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Wexler, F. (1969). The Antiachiever: Dynamics and Treatment of a Special Clinical Problem. Psychoanal. Rev., 56C(3):461-467.

(1969). Psychoanalytic Review, 56C(3):461-467

The Antiachiever: Dynamics and Treatment of a Special Clinical Problem

Frank Wexler, Ph.D.

Considerable attention has been given to the clinical aspects of problems in student learning and achievement. Pressure for the study of these problems has risen as an increasing number of clinical referrals are made in order to cope with school disability; parents today have become increasingly anxious about their children's inability to succeed. Many terms have been used to identify the difficulty, particularly in the area of academic achievement. Learning block, potential dropout, work inhibition, learning disability have been offered as descriptive labels. Perhaps the most widely used term has been that of underachiever, proposed by Kornrich8 in 1965.

The underachiever has been viewed as expressing, through his poor academic work, unconscious hostility towards or unconscious protest against parental pressure, or unconscious striving for individuality.7 Other views of unconscious determinism in underachievement point to masochistic attitudes and anal fixations.9 While this emphasis on underachievement as a symptom of an unconscious need has been useful in therapy, an image of the underachieving child has emerged which may in an increasing number of cases limit our insight into a specially virulent form of underachievement, i.e., the antiachiever.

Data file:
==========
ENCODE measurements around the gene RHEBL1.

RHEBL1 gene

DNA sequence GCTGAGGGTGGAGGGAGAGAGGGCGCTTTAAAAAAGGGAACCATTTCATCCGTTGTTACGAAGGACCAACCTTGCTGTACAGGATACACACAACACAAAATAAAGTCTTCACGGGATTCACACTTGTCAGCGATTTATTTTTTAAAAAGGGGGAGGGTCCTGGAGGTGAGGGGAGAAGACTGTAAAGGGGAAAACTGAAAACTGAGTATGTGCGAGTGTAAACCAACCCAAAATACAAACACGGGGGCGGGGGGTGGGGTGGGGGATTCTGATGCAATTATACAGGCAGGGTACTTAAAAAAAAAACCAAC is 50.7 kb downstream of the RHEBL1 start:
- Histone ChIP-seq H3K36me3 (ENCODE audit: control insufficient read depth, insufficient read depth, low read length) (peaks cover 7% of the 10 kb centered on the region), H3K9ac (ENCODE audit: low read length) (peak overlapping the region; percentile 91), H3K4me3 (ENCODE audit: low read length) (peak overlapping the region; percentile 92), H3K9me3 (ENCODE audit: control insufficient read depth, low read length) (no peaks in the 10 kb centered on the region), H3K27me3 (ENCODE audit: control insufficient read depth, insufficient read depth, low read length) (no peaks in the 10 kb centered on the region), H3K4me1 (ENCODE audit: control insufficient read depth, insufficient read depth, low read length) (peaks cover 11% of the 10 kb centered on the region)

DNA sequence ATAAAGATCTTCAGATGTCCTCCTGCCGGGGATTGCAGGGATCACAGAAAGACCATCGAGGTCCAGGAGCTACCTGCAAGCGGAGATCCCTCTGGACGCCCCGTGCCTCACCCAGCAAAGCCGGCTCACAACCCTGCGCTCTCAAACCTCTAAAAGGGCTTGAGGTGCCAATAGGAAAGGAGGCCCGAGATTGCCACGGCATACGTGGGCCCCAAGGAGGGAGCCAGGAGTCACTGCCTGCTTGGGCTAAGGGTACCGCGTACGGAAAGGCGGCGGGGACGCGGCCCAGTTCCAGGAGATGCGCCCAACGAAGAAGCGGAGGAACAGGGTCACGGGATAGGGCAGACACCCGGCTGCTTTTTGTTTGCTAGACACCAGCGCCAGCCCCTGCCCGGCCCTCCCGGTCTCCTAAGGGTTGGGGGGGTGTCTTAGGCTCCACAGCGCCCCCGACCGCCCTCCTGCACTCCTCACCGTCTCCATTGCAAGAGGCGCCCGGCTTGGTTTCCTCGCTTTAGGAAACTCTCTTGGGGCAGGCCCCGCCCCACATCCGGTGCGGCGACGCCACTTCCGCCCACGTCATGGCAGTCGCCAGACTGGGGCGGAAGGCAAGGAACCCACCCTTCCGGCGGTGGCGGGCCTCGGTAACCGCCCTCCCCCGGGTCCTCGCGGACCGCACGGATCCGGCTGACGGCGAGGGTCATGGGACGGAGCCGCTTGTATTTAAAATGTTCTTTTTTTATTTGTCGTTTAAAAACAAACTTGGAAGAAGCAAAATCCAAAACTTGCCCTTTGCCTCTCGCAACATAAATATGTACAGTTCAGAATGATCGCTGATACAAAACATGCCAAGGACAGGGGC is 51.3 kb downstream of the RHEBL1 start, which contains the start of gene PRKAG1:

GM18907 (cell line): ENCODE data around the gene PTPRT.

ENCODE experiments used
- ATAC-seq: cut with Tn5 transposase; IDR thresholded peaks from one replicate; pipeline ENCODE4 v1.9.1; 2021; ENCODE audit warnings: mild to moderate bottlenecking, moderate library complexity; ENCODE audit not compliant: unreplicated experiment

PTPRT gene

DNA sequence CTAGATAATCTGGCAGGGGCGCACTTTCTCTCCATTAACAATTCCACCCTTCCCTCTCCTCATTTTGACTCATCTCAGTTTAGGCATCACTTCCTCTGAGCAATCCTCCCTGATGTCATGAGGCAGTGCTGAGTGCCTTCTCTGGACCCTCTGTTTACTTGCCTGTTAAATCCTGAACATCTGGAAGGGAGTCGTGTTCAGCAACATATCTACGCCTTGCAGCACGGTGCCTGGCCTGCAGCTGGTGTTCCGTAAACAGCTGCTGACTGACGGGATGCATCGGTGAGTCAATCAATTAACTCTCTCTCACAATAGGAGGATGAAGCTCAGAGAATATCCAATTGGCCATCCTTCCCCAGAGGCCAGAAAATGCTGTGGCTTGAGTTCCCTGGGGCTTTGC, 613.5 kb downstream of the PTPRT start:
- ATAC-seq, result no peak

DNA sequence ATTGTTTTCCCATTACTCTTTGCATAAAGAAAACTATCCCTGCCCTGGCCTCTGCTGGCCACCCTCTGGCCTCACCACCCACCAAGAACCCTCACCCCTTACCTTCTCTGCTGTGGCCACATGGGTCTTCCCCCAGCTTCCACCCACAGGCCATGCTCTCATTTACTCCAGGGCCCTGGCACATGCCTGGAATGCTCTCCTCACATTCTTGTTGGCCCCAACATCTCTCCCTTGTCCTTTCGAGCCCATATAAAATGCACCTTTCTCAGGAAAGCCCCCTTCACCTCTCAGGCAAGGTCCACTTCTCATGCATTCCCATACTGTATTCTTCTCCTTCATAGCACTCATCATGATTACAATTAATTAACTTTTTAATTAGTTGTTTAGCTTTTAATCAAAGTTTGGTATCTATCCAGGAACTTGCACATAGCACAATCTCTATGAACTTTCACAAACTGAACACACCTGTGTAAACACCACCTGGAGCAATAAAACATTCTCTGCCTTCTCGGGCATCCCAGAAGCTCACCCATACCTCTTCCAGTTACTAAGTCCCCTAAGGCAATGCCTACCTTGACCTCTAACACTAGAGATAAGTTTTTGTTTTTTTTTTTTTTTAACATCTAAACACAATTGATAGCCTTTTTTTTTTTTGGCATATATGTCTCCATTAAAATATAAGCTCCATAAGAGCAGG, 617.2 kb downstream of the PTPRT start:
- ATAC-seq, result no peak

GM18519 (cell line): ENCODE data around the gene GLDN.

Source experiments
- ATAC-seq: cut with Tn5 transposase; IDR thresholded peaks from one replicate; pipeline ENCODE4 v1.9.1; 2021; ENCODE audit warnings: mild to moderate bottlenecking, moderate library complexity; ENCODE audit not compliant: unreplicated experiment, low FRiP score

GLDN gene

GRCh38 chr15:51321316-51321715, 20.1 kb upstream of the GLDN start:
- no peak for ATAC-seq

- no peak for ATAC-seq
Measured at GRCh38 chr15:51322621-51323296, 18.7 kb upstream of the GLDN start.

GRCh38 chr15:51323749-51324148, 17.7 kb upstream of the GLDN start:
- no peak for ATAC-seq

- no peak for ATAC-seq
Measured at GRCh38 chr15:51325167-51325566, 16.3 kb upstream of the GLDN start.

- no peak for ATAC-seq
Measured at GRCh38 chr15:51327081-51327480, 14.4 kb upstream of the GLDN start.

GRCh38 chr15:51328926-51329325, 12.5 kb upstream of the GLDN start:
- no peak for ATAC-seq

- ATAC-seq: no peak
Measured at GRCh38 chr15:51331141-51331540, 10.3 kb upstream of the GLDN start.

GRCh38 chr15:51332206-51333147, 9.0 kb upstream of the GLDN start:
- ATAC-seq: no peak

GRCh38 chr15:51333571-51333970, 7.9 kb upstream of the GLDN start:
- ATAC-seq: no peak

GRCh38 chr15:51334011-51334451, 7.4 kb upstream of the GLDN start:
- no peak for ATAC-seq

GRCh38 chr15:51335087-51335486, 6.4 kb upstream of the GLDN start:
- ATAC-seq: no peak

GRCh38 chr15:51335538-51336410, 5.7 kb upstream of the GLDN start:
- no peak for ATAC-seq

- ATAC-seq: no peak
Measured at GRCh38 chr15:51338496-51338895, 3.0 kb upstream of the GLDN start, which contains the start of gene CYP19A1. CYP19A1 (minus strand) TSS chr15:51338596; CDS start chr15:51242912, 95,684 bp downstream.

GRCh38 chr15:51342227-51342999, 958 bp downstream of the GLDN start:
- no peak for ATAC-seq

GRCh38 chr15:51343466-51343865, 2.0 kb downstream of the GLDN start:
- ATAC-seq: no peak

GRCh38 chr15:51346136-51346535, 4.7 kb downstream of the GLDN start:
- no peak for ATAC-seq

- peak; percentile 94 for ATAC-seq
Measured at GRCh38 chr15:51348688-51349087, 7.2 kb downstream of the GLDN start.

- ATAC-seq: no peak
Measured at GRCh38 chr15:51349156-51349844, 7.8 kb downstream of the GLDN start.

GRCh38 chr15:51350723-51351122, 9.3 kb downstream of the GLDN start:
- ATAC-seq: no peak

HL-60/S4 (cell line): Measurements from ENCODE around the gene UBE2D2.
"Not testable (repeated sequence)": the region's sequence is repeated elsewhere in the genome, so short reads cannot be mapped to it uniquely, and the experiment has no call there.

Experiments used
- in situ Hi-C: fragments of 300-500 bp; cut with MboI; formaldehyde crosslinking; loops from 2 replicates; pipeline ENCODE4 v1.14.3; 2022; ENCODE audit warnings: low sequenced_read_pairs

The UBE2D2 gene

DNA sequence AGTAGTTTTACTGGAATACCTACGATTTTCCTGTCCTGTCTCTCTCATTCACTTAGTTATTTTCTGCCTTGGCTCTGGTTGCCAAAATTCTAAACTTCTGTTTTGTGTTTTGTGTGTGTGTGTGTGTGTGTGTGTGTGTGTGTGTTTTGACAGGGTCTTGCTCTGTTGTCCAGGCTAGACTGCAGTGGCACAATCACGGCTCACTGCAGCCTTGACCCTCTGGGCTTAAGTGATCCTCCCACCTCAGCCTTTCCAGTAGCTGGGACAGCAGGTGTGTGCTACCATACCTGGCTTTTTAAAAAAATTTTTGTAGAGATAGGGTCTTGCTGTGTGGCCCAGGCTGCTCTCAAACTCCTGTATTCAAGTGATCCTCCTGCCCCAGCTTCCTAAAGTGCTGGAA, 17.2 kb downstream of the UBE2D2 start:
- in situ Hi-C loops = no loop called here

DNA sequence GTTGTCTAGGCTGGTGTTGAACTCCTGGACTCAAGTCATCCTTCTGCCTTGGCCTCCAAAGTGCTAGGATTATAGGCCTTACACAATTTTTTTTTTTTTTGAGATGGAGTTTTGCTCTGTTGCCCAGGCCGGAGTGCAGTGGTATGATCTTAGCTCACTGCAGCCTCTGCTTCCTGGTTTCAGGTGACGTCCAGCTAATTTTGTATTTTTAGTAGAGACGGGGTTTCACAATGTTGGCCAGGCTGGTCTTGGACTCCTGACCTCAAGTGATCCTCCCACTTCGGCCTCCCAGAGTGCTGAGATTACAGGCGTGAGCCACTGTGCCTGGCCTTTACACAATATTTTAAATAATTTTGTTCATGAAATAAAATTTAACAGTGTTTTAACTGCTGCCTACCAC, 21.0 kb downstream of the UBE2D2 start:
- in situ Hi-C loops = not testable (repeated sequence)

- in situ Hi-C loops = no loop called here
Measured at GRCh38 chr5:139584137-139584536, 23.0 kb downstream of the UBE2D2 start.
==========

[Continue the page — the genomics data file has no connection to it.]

For just as distinctions must be made in our understanding of delinquency, between delinquent acts based on neurotic symptoms or psychopathy or schizophrenia, so is it necessary to distinguish and delineate the existence of more than one type of underachievement.

The aim of this paper is to describe and clarify the clinical entity which I have classified as the antiachiever.

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